Scientists off to Antarctica to understand the Swedish spring tide
“Our measurements in Antarctica will help us calculate snowfall in Sweden, as well as flood risks and water levels in reservoirs,” says Andrew Mercer, glaciologist and lecturer at University of Gävle.
The research team to which Andrew Mercer belongs will look at the dry deep snow that is there and how it affects satellites’ radar signals.
“As Antarctica has deep dry snow and a layer of ice several kilometres thick, there is no interference with the signals. By using a model created by a scientist in Stockholm, we can see how much snow falls in Sweden too. This enables us to plan ahead, as we can foresee flooding and water supply needs,” says Andrew Mercer.
The other team will be in Antarctica much longer. Their focus is to study how long rocks and stones have been exposed to radiation to determine how thick and wide the ice has been over time.
“There is a fairly flat surface to land on”
Last Saturday, Andrew flew down to Cape Town. After arrival, he was to be quarantined for two weeks because of the pandemic. Then, the scientists will fly to the Russian base Novo, for onward transport by smaller aircraft to the main Swedish base Wasa. In Antarctica, there is another Swedish base, Svea. This is a much smaller station located 18 miles inland, which is used for longer expeditions to the mountains.
“Wasa is located close to the coast, very close to the Finnish base Aboa, and we collaborate with them in many ways. There is a flat area there, which makes is possible to land and to take off; here the Russians are in charge,” says Andrew Mercer.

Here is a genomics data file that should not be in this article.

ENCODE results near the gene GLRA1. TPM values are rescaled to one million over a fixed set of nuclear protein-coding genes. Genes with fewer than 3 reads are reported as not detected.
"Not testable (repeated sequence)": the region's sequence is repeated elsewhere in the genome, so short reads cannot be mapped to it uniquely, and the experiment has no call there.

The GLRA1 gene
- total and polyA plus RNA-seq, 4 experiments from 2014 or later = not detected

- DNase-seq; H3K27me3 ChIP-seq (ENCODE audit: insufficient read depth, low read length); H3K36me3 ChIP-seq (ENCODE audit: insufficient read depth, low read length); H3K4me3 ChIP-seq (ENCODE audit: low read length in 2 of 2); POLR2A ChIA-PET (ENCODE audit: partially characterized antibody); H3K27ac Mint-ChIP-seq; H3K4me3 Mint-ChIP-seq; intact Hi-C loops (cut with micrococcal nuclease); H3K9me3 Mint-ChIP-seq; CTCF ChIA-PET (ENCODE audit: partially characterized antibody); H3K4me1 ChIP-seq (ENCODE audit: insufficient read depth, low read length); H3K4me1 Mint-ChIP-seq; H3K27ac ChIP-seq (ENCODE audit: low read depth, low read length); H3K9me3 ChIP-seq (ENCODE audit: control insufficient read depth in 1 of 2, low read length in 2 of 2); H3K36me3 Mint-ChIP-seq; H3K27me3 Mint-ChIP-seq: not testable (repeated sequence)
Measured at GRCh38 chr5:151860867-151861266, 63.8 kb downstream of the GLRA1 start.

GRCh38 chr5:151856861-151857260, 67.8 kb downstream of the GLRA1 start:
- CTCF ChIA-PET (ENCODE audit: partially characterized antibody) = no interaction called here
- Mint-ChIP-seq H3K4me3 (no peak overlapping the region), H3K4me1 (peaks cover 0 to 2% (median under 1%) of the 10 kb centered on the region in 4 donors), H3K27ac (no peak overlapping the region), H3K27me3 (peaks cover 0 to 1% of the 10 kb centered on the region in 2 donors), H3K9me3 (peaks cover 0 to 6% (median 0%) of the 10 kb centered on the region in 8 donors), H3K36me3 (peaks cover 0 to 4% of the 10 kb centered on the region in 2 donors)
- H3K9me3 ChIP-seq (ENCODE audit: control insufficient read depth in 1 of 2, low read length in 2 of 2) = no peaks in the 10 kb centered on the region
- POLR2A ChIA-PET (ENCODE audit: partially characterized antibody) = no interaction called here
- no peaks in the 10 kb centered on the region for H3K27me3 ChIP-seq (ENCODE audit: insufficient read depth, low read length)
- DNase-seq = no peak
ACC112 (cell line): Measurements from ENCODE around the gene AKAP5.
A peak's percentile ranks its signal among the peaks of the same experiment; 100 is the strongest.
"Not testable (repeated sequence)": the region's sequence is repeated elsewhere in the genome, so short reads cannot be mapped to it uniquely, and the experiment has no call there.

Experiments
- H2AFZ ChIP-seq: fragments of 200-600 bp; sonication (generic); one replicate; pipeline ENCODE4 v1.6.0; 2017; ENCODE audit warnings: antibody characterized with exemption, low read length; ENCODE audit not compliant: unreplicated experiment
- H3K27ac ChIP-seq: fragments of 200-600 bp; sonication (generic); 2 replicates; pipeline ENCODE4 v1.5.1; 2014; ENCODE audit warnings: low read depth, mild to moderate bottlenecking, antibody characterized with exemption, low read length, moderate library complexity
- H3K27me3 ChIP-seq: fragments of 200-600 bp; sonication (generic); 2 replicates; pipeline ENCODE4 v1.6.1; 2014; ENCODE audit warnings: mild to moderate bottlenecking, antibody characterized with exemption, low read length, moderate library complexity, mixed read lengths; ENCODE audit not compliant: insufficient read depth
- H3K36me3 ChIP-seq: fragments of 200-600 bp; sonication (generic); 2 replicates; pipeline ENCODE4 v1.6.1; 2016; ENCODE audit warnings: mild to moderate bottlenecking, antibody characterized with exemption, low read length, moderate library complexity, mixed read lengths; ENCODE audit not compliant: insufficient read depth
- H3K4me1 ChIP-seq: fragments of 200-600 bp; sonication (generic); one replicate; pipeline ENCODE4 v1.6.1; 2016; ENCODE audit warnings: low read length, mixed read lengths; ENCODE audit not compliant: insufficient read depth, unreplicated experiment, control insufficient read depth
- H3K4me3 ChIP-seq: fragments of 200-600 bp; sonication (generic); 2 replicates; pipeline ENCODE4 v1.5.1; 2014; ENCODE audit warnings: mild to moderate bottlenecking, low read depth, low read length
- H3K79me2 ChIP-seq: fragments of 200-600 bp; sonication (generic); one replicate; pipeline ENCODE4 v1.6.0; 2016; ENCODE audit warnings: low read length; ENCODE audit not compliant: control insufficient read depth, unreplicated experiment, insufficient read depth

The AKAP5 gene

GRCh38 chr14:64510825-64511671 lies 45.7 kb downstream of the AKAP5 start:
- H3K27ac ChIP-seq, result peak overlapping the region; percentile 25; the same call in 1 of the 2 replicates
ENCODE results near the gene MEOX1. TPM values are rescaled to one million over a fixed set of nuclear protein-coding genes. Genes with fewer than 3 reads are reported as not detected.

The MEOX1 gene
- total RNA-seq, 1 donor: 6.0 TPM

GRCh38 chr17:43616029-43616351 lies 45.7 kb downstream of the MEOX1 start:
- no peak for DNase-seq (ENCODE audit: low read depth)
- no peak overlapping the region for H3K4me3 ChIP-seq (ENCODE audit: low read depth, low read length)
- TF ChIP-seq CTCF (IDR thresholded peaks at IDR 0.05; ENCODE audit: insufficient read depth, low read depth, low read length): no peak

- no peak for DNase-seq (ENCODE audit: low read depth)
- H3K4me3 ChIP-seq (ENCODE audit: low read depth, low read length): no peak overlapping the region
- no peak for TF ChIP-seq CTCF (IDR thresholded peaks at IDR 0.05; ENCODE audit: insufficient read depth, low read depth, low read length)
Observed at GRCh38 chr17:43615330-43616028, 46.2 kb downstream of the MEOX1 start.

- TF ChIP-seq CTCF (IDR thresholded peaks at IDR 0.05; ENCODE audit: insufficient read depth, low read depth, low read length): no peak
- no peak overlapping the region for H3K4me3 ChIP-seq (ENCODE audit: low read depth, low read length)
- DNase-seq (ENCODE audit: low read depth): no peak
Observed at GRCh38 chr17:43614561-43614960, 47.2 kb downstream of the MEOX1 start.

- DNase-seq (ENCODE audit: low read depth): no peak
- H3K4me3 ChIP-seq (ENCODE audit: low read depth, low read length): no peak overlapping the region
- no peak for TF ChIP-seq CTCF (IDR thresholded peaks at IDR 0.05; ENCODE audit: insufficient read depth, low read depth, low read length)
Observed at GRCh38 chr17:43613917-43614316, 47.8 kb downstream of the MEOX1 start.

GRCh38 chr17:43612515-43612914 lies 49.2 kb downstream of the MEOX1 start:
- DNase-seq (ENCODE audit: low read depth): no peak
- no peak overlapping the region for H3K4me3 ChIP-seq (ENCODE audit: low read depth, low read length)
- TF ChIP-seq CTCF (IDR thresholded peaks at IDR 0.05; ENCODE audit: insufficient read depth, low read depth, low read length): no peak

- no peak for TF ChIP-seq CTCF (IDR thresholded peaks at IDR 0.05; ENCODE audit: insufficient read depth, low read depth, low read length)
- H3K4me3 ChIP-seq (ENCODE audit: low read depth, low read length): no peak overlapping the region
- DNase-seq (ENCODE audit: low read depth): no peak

The biggest danger is the cold
Now, it is summer in Antarctica. An Arctic summer is like a Swedish winter with temperatures between 10-20 degrees below zero, but a month ago there was a wind chill factor of 66 degrees below zero.
“I have no concerns regarding the expedition itself. We know that it is the cold that is dangerous, and we are not taking any risks. For this reason, we have rehearsed every step of the operation. My main worry is rather the quarantine and the risk of getting infected by COVID-19.”
The plan is that the expedition will leave Antarctica on 14 January, “unless the weather stirs up trouble,” as Andrew Mercer puts it.
Unique competence at the University of Gävle
Andrew Mercer is a glaciologist with a background as a survey engineer. His did his PhD at the Tarfala Research Station, focusing on glacier mass balance survey methods.
At the University, he teaches geographic information systems (GIS), remote sensing, and physical geography to students in land surveying, spatial planning, and in building and environmental engineering programmes.
“At University of Gävle, we have both a long experience of offering study programmes in land surveying as well as an ongoing collaboration with Lantmäteriet with a strong focus on GIS. This expertise makes us stand out,” says Andrew Mercer.
“Rapid developments in GIS mean that this is a skill in very high demand in the job market, which is a great advantage for our students.”
The project, which is supported by the Swedish Polar Research Secretariat and the Swedish National Space Agency, is a collaboration between Stockholm University, University of Gävle, and Luleå University of Technology. The Swedish group consists of maintenance staff from the Swedish Polar Research Secretariat and two teams with three scientists each.
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